Sunday, May 23, 2004

Laughter is music to the maestro's ears

Cincinnati May Festival

By Janelle Gelfand
The Cincinnati Enquirer

Robert Porco, director of choruses, rehearses for the May Festival.
The Cincinnati Enquirer/ERNEST COLEMAN
Robert Porco has had intense emotional and musical highs during his 15 years as director of choruses for the Cincinnati May Festival. But faced with one of the toughest schedules in the music industry, sometimes he and his chorus just have to laugh.

"We work hard, but when you have three-hour rehearsals, it's really not possible to bear down for three hours," Porco says. "Laughing is not only psychologically therapeutic, but it works the diaphragm."

Porco will conduct the world premiere of "All Things are Passing" by Stephen Paulus in a May Festival concert today in Covington's Cathedral Basilica of the Assumption. The current and alumni members of the 140-voice May Festival Chorus commissioned the piece in honor of Porco's 15th anniversary as choral director.

"I remember early on, a big picture of me was in (the Enquirer). We had a Sunday rehearsal, and I came in, and everybody had cut it out and put it on their faces," says Porco, laughing as he recalled looking out at a room full of his doppelgangers. "We have an end-of-the-year dinner, and it basically turns out to be a roast of me."

What: Cincinnati May Festival, Music for a Sacred Place. Robert Porco, conductor; James Bagwell, conductor; The May Festival Chorus; May Festival Youth Chorus.
When: 7 p.m. today
Where: Cathedral Basilica of the Assumption, Covington
Tickets: Sold out. The May Festival continues Friday and Saturday in Music Hall. 381-3300 or
First time Robert Porco conducted a concert at the May Festival: To be honest, I hadn't been in front of a professional orchestra the caliber of the Cincinnati Symphony Orchestra, so it was a thrill. It's always intimidating . . . But hopefully that factor is no longer present."

Three highlights: Last year's (Mendelssohn) Elijah was pretty thrilling for me. It's difficult, and the chorus was really into the drama. Bach's B Minor Mass is at the top of my lists of pieces that I love. In 1993, I did Belshazzar's Feast (by William Walton); that was a highlight, too.

Toughest piece he's ever taught the chorus: "Hindemith's When Lilacs Last in the Dooryard Bloomed (1995). Robert Shaw conducted, and boy, was it hard. It's almost never performed."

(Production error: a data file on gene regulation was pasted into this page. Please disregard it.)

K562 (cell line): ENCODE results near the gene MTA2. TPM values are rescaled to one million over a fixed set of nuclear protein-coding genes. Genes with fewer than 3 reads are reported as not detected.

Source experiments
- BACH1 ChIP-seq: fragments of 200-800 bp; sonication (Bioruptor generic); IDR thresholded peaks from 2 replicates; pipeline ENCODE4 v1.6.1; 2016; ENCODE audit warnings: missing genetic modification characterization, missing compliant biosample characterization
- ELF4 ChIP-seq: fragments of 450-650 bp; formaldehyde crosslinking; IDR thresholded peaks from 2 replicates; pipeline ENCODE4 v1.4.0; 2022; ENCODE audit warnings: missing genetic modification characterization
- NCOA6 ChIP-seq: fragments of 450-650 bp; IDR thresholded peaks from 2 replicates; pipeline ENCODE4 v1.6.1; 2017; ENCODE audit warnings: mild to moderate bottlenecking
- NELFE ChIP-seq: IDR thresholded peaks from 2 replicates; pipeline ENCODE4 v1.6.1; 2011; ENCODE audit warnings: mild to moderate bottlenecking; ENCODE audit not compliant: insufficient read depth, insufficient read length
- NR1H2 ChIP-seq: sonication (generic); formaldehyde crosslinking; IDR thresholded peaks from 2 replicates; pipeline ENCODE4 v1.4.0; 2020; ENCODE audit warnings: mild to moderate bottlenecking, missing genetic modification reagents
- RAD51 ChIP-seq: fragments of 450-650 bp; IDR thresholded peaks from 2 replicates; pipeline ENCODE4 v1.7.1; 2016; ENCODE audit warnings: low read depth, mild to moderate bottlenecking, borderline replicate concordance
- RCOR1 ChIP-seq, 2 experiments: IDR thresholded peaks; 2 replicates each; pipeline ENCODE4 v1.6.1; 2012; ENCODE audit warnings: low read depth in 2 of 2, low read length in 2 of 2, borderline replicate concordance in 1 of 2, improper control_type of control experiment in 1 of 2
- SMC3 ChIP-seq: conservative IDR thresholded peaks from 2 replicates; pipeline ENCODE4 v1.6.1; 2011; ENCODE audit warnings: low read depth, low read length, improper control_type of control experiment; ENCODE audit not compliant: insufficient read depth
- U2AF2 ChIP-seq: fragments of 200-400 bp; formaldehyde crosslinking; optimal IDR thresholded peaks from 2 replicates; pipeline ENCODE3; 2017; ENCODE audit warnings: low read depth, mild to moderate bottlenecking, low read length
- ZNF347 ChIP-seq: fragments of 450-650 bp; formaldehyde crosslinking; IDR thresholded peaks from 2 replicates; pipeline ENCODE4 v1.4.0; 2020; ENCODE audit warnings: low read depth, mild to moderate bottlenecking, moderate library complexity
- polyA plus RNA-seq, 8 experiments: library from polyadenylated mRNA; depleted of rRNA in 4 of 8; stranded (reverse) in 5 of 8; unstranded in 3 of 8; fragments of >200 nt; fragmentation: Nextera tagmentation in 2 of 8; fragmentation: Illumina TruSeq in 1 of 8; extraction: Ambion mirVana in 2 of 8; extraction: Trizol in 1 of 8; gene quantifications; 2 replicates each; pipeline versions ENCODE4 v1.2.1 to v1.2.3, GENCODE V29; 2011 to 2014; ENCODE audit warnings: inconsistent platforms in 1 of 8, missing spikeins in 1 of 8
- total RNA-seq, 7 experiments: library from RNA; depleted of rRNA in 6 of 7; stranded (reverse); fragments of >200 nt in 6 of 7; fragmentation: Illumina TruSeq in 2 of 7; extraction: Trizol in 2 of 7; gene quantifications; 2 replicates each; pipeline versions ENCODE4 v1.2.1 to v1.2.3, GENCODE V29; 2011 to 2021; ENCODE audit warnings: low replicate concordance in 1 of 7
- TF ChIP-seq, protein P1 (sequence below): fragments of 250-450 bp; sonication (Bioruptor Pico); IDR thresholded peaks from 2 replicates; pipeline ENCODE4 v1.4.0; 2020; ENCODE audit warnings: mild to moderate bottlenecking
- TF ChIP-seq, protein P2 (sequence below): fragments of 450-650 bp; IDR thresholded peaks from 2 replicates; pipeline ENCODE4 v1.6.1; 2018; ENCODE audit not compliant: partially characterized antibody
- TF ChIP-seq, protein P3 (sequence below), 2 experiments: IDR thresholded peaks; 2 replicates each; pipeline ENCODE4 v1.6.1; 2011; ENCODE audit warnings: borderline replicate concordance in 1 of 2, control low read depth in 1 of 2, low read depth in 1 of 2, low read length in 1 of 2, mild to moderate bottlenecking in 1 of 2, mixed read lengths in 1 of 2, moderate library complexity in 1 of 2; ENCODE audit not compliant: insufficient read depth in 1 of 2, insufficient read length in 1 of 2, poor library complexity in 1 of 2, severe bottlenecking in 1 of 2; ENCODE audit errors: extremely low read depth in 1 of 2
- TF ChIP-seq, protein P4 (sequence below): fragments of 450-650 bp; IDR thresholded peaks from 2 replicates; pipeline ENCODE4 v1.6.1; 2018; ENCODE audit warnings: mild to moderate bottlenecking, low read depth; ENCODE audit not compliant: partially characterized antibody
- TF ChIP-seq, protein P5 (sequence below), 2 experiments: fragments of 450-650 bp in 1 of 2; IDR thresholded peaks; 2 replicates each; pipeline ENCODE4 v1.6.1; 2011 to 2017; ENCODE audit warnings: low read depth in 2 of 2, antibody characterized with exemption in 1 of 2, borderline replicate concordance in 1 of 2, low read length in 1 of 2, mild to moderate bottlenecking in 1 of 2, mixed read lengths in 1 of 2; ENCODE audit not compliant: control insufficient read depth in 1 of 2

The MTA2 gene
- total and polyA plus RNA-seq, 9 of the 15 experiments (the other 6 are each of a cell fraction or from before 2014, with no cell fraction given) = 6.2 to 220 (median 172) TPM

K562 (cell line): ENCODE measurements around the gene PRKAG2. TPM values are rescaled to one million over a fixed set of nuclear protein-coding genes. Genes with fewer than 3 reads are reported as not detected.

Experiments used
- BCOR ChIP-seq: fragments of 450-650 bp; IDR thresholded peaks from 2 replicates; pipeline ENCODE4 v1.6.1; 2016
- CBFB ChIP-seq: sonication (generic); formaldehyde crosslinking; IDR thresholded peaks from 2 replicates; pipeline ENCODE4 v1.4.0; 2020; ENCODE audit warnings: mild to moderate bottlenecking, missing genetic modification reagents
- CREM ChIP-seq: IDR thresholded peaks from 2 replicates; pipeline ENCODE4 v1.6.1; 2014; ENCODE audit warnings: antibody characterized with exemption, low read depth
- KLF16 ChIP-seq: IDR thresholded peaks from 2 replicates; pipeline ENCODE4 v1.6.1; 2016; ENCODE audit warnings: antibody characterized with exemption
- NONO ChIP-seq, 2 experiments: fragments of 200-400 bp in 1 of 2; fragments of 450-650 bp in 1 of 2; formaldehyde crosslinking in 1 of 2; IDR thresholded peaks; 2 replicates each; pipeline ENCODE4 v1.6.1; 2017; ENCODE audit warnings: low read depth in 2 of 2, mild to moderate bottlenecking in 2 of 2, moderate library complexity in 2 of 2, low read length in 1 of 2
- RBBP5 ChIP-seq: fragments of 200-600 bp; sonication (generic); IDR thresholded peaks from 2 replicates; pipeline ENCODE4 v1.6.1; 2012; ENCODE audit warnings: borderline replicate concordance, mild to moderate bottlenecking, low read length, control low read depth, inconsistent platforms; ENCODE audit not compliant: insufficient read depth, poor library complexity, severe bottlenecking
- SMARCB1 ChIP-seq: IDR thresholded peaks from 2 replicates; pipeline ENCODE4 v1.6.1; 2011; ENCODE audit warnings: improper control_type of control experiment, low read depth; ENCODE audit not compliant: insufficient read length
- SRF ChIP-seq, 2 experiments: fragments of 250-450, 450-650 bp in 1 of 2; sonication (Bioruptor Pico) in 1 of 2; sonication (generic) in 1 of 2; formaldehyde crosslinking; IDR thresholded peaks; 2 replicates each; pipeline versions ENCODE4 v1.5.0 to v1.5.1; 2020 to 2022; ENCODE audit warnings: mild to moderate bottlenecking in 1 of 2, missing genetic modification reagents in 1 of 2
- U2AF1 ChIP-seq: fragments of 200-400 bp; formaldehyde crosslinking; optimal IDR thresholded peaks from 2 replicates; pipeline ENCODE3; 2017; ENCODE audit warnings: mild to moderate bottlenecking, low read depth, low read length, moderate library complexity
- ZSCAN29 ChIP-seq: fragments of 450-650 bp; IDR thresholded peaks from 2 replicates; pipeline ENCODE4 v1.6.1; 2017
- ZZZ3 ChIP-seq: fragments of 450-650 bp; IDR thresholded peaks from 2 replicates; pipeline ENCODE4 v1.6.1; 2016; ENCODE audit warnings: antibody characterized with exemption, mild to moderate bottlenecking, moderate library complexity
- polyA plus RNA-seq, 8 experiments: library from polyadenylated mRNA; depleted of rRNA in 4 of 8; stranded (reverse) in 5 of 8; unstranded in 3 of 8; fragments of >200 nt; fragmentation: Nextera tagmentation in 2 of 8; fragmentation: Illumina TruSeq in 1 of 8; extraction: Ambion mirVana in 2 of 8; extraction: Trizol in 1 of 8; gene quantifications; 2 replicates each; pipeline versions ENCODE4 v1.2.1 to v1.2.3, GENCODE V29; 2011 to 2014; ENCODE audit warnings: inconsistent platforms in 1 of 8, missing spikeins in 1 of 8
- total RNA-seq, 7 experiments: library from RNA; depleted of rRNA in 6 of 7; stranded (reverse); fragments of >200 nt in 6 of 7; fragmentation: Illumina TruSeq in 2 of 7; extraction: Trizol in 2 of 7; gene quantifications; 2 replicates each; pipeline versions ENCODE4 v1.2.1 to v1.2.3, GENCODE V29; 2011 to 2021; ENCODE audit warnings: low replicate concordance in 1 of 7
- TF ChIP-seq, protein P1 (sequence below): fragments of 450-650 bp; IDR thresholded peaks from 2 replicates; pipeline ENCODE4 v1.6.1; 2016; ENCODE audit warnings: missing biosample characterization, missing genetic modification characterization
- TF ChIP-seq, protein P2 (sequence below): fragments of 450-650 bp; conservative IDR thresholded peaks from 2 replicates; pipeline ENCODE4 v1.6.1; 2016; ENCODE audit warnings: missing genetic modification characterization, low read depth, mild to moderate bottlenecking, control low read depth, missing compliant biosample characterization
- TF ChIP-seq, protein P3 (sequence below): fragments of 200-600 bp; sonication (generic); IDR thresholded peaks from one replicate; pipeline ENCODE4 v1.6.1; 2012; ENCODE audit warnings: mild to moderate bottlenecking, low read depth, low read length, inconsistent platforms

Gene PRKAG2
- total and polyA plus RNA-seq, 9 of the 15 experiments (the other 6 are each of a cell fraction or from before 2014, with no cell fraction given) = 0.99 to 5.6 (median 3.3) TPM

Cheers also helped relieve the tension of learning a new piece in time for today's concert. Six weeks ago, the composer had not yet finished it. But when the score finally appeared, choristers toasted the director with champagne.

"The piece had arrived, and this was their dedication. It was such a moving thing," he says. "But that's the kind of people they are, and the kind of relationship we have."

Being a chorus director, says Porco, who also directs the Cleveland Orchestra Chorus, involves "a lot of psychology." He is a perfectionist, accustomed to preparing choruses for the best orchestras and conductors in the world.

The challenge for the May Festival Chorus is to perform five programs in two weeks. This year, the schedule includes Handel's oratorio Messiah (not performed at the festival since 1987), Mozart's Requiem (in an edition the chorus has never sung, by Robert Levin), and Mahler's massive Symphony No. 8, "Symphony of a Thousand."

"You walk the line, because sometimes you do have to be very serious," he says, admitting he has delivered a few stern words. "A number of times I've just lost it. One time was at intermission, when I came storming back there and said, 'what the hell was that?' "

If he has high expectations for his singers, he's even tougher on himself. In former years, he would pace back and forth at the back of Music Hall during their performances, a habit he now tries to curb.

Is there something he wishes he had done better?

"Every day. Every rehearsal," Porco says. "I'm one of the great second-guessers. Was this good enough? Is this polished enough? Did we have too good a time in the last rehearsal?"

He prepares the chorus year 'round, for concerts with the Cincinnati Symphony Orchestra and Pops, recordings and its own holiday shows. About 10 times, he has conducted the choral and orchestral forces himself - a rarity for a choral conductor.

The chorus' and conductor's demanding schedule during May - 13 three-hour rehearsals and five concerts jammed into 16 days - has made them unusually close-knit.

"It's almost like being in boot camp. The closeness and relationships that develop is really extraordinary, and I don't think you find it anywhere else," Porco says.

Another strength is the longevity of the singers - "the core of people who have stayed with it over the years, know the routine, and consequently they build up a memory bank of repertoire," Porco says. Two singers (Earl Jones and Cynthia Scanio) are celebrating their 30th year, and others have sung with the festival for 20 to 25 years.

Despite their successes, he's always striving to be better.

"I don't believe in local standards. I tell them, there's only one standard in music. If it's good in Cincinnati, you should be able to take it anywhere," he says.


Cultural fusion
Biggers' artwork coalesces cultures with hip-hop heritage
Laughter is music to the maestro's ears
Theater lineup shows old and new

May Festival's opera evening a stunner
'Sing Hallelujah!' voices raise the roof reverently

Step Up to the Plate
Leukemia & Lymphoma Society's Auction.
Provence at Peterloon
Up Next

Demaline: Fringe wraps successful debut
Knippenberg: Cincinnati's cicada buzz goes national


Get to it!